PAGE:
Northern Iraq’s Kurdish government used a visit by Foreign Affairs Minister John Baird to make an urgent plea for heavy weapons to fight the rampaging terrorist insurgency in the country.
“We need more weapons ... It will be a long fight,” Faud Hussein, the chief of staff to the president of the Kurdish Regional government, said Thursday as he shared a podium with Baird for a final press conference in Irbil, the northern Iraqi capital.
“We are fighting a terrorist state that has roots in various countries.”
He said many ISIL fighters come from other countries, including Canada.
Kurdish fighters need tanks, helicopters and artillery, he said.
Hussein and Baird met the media after the minister got a first-hand glimpse of the desolate theatre of battle in this arid, hot country.
Baird visited a front-line combat post in northern Iraq to start his second day in the war-torn country.
He and two opposition MPs got to within about a kilometre of about 150 fighters from the Islamic State of Iraq and the Levant, or ISIL, the al-Qaeda splinter group waging a relentless offensive across this region.
The minister climbed to the bunker position, surveyed the landscape, and was briefed by Rowsch Nouri Sharways, the Iraqi deputy prime minister.
Baird described the visit to the fortified Kurdish Peshmerga position as an eye-opener, saying that being so close “puts it in perspective, for sure.”
“It’s not just an abstract problem taking place in a distant land, it’s right in front of your eyes,” he said.
“The horrifying thought is to see all these tents that came with all the families that were forced to leave their home, the horrific circumstances to have to be here.”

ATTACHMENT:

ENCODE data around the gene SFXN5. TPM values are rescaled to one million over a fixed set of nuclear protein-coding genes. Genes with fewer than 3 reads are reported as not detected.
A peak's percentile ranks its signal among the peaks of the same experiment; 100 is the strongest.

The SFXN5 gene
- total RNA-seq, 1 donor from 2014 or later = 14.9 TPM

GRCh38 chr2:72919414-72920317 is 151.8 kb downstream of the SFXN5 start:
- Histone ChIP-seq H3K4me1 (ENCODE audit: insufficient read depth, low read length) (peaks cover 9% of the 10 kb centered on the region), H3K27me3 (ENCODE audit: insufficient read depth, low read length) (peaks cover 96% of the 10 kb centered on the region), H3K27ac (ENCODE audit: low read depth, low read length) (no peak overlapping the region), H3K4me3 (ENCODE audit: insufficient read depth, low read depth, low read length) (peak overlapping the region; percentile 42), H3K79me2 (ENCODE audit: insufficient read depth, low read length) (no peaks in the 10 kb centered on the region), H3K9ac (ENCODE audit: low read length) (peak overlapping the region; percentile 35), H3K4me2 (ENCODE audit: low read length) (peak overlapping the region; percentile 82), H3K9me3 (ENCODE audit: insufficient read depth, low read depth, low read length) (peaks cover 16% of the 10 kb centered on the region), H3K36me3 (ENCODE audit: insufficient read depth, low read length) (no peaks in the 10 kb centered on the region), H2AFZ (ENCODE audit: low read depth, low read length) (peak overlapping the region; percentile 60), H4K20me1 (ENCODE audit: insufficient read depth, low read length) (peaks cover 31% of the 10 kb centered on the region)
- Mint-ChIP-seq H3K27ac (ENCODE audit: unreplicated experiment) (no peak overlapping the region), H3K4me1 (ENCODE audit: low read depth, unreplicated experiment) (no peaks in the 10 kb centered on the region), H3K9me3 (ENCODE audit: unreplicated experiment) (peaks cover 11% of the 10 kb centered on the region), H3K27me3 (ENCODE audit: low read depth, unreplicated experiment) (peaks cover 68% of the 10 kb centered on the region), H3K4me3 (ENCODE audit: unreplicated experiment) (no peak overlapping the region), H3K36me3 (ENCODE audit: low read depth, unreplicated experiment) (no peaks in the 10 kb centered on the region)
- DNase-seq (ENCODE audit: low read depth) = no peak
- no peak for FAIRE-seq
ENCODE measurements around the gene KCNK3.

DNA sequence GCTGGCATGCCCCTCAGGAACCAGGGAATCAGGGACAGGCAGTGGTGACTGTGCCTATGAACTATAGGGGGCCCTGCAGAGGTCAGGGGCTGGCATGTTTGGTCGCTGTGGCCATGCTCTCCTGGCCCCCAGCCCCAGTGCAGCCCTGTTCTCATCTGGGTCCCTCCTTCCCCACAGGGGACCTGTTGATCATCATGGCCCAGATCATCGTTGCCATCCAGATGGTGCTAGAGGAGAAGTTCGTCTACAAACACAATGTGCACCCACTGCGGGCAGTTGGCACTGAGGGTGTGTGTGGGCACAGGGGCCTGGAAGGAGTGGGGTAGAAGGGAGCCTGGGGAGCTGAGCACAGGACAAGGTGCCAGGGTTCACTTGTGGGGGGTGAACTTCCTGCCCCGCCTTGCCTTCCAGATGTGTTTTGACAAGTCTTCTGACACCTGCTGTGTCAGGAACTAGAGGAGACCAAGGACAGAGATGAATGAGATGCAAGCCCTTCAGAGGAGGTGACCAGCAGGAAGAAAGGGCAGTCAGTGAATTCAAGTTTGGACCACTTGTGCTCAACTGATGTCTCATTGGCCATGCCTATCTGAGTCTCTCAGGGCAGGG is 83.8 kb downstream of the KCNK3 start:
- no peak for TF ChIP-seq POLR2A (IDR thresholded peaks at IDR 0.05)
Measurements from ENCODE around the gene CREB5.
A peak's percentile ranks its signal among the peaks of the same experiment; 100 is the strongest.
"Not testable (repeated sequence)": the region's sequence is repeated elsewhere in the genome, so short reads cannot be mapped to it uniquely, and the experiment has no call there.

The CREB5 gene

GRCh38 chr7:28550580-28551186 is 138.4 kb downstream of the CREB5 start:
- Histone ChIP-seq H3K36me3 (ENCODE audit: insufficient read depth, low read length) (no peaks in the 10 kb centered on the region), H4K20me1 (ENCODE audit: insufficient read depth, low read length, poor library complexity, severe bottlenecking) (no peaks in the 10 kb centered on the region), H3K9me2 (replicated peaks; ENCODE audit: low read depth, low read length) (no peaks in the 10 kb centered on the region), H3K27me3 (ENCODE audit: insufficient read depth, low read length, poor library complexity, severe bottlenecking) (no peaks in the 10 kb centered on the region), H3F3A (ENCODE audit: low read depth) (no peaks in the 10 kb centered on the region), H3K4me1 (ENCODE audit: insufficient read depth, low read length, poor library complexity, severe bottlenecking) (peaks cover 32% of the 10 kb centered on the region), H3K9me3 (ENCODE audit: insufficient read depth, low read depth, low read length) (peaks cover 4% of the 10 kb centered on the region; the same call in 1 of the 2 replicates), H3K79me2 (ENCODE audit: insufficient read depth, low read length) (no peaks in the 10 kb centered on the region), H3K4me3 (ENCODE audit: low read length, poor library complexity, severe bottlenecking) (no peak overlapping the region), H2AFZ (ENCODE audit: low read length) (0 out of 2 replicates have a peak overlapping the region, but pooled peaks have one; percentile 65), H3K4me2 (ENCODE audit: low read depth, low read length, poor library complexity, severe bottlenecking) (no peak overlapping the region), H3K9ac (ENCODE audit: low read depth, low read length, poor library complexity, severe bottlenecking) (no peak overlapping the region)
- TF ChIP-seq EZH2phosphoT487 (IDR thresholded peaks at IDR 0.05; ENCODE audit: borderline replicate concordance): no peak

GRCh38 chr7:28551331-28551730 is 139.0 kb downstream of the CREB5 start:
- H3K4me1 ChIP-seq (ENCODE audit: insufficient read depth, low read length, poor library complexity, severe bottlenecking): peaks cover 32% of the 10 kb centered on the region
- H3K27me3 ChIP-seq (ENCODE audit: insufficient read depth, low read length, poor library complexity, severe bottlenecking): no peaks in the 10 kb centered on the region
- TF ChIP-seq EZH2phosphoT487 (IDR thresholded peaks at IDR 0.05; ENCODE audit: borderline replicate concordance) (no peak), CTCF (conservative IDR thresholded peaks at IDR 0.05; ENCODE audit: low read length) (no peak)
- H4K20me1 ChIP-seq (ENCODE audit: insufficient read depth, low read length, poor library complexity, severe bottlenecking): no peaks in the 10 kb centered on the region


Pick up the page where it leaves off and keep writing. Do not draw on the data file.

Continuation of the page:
Standing next to Hussein later at the press conference, Baird made no commitment to supply weapons.
He reiterated the nature of the Canadian commitments already made in Iraq on his visit, which include two military transport planes and almost $30 million in humanitarian assistance.
He said his purpose was to encourage the development of a strong, new, inclusive central government in Baghdad.
He said Canada and its allies currently meeting at NATO would be discussing a co-ordinated military response to the ISIL crisis.
At the request of Iraq and the U.S., Canada has joined France, Italy, Britain and Australia in helping fly in guns, mortars and ammunition to Iraqi forces — but is not supplying any weapons.
Baird also announced another $7-million in humanitarian assistance for relief supplies, emergency shelter and health care for thousands of civilians displaced by the fighting in northern Iraq.
Baird also issued a statement praising the bravery of the Kurdish fighters he visited.
“By offering safe haven to over 850,000 displaced persons internally and by engaging in direct combat with ISIL forces, the Kurdish people have shown the world their strength and their commitment to pluralism and peace,” said Baird. “Canada stands by the security forces in Iraq, including the Kurdish Peshmerga forces, in achieving this goal.”
He also met the bishop of Chaldean Catholic Church and other clergy in the regional capital of Irbil, as well as making a stop at the palace to meet the Kurdish president.
The minister also toured refugee camps and had conversations with numerous displaced people.